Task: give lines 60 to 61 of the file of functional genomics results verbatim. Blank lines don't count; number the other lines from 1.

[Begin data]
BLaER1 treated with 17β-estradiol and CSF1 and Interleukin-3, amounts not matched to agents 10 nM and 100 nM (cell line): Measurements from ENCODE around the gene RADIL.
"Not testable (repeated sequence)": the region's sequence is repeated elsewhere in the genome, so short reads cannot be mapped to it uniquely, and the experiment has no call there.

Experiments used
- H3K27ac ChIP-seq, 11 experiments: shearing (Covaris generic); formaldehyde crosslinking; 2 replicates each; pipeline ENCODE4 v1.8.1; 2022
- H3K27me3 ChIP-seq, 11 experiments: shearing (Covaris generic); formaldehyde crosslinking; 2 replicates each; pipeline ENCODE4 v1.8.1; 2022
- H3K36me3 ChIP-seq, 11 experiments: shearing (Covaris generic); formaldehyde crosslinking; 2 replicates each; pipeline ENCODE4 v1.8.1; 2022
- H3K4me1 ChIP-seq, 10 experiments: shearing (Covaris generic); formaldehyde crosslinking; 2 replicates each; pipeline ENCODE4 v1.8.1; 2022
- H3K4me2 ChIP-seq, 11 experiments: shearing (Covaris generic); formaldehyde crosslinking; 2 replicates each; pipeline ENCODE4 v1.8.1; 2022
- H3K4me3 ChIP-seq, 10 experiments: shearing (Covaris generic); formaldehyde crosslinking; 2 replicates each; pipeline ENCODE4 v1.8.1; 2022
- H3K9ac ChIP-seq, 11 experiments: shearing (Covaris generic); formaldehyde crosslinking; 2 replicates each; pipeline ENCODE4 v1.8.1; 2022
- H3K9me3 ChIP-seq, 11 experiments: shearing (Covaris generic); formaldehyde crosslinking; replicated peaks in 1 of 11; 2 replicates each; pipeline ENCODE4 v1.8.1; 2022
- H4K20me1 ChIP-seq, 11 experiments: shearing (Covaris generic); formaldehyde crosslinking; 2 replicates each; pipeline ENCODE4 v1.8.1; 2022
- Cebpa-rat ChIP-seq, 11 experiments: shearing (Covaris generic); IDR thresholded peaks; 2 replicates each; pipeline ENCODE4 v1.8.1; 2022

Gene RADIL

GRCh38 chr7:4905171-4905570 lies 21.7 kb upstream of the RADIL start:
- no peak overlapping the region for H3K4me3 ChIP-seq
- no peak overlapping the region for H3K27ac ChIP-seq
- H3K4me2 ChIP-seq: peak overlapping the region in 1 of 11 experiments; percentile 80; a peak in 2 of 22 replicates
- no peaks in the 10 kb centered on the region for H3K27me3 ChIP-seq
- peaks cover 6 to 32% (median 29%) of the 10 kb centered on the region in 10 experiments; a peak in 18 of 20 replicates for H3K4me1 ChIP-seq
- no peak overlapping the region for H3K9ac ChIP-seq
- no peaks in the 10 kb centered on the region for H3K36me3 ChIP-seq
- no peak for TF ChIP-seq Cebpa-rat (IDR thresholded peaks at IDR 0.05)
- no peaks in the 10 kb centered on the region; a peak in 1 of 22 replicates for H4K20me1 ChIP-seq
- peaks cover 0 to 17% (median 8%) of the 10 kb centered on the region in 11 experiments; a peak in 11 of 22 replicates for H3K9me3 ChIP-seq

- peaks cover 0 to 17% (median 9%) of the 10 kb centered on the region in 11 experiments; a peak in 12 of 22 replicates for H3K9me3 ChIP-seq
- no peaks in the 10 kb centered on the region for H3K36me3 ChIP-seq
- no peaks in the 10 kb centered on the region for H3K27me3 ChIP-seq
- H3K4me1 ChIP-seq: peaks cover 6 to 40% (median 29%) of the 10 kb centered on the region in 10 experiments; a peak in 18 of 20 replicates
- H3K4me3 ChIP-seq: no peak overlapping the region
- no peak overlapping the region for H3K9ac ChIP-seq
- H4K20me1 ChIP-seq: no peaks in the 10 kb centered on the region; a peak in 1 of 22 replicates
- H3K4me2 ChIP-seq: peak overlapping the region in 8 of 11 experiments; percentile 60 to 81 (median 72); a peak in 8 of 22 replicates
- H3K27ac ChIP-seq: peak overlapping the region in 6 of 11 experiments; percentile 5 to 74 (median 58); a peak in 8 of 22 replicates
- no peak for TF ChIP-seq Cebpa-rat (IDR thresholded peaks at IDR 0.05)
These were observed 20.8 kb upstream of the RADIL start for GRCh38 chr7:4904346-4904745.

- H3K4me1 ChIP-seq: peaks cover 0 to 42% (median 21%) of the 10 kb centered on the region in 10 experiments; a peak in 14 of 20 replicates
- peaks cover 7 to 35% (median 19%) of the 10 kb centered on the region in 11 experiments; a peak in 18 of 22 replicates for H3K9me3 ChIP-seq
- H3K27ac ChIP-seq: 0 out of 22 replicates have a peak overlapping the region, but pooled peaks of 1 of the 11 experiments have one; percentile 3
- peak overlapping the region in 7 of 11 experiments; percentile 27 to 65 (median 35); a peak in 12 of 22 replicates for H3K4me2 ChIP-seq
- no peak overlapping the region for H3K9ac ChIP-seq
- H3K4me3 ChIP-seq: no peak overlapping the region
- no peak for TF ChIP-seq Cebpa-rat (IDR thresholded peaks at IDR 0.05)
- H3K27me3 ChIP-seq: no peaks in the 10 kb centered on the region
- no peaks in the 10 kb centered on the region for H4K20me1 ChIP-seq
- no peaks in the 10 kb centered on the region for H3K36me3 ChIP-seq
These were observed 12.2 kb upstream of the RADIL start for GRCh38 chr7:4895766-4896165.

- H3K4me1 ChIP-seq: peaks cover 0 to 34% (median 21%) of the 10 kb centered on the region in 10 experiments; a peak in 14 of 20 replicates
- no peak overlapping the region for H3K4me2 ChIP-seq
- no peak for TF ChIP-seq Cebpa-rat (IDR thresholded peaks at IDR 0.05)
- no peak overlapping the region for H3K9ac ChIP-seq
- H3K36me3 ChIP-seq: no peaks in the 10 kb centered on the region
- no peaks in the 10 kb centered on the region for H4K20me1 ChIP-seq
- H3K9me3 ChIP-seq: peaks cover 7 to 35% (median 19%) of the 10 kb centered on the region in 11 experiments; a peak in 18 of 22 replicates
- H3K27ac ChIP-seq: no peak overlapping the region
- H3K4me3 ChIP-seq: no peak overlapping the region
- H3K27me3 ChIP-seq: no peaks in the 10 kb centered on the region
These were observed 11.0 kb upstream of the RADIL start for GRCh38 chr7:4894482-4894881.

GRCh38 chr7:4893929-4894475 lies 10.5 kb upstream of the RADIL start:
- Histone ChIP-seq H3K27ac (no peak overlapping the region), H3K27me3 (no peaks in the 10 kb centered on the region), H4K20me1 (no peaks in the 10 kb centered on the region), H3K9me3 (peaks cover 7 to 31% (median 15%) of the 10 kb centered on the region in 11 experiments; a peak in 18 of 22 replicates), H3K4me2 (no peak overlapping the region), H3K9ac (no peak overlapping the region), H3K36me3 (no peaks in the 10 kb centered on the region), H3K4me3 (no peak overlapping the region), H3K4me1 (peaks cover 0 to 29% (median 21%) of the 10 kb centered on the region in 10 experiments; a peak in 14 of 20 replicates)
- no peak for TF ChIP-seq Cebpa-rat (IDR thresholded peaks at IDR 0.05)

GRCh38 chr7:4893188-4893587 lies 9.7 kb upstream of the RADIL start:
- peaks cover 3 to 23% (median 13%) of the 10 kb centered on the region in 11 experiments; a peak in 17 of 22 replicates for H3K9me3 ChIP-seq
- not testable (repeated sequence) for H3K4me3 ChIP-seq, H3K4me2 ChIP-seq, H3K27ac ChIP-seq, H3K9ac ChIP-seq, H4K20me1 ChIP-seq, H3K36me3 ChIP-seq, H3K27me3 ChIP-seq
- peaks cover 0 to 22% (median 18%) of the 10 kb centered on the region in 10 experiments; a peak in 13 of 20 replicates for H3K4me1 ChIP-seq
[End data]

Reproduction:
- Histone ChIP-seq H3K27ac (no peak overlapping the region), H3K27me3 (no peaks in the 10 kb centered on the region), H4K20me1 (no peaks in the 10 kb centered on the region), H3K9me3 (peaks cover 7 to 31% (median 15%) of the 10 kb centered on the region in 11 experiments; a peak in 18 of 22 replicates), H3K4me2 (no peak overlapping the region), H3K9ac (no peak overlapping the region), H3K36me3 (no peaks in the 10 kb centered on the region), H3K4me3 (no peak overlapping the region), H3K4me1 (peaks cover 0 to 29% (median 21%) of the 10 kb centered on the region in 10 experiments; a peak in 14 of 20 replicates)
- no peak for TF ChIP-seq Cebpa-rat (IDR thresholded peaks at IDR 0.05)